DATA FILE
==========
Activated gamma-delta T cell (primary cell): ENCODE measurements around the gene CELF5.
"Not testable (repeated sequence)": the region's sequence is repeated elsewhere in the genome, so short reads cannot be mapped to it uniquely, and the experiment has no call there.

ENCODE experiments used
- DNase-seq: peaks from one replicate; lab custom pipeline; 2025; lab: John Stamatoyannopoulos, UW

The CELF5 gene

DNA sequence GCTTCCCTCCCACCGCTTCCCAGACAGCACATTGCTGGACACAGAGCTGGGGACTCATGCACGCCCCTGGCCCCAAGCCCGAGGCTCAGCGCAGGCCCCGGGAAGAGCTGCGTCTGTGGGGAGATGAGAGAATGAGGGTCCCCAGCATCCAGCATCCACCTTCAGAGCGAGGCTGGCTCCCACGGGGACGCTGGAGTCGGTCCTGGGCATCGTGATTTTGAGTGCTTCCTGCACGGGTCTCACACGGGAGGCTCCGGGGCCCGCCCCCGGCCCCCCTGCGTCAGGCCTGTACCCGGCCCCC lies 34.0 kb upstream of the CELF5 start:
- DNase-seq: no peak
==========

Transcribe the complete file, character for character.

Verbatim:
Activated gamma-delta T cell (primary cell): ENCODE measurements around the gene CELF5.
"Not testable (repeated sequence)": the region's sequence is repeated elsewhere in the genome, so short reads cannot be mapped to it uniquely, and the experiment has no call there.

ENCODE experiments used
- DNase-seq: peaks from one replicate; lab custom pipeline; 2025; lab: John Stamatoyannopoulos, UW

The CELF5 gene

DNA sequence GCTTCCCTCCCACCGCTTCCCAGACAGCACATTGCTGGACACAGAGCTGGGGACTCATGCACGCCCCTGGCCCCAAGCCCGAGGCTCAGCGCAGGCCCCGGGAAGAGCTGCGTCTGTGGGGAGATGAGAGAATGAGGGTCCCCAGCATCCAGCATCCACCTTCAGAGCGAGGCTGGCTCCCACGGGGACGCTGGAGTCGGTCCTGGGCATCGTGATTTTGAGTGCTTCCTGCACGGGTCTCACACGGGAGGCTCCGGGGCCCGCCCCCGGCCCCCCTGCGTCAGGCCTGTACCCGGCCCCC lies 34.0 kb upstream of the CELF5 start:
- DNase-seq: no peak